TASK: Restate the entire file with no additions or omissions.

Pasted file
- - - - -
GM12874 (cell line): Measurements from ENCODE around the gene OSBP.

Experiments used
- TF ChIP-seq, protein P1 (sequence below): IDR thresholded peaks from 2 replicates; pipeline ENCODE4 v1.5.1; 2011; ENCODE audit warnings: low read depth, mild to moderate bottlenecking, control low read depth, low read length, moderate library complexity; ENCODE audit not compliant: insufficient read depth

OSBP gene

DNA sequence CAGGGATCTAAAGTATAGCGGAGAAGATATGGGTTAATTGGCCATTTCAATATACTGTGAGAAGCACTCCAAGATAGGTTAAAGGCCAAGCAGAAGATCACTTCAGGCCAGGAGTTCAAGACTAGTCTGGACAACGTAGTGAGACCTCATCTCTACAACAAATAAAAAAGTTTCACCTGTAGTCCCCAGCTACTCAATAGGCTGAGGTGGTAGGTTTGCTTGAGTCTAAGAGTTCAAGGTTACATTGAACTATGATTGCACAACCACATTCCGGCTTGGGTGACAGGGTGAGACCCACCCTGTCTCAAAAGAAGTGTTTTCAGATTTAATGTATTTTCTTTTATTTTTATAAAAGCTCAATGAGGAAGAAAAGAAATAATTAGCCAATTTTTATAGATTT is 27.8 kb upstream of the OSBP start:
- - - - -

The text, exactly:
GM12874 (cell line): Measurements from ENCODE around the gene OSBP.

Experiments used
- TF ChIP-seq, protein P1 (sequence below): IDR thresholded peaks from 2 replicates; pipeline ENCODE4 v1.5.1; 2011; ENCODE audit warnings: low read depth, mild to moderate bottlenecking, control low read depth, low read length, moderate library complexity; ENCODE audit not compliant: insufficient read depth

OSBP gene

DNA sequence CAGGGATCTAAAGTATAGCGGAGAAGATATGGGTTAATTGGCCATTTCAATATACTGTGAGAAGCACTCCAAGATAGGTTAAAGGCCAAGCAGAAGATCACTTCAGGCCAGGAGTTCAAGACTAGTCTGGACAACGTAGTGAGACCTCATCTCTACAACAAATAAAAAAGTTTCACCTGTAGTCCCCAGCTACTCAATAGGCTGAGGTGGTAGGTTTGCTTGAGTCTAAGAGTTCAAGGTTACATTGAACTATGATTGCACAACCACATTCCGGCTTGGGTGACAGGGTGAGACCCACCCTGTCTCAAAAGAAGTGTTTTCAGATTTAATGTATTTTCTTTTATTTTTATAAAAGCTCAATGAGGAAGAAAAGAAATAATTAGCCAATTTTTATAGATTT is 27.8 kb upstream of the OSBP start: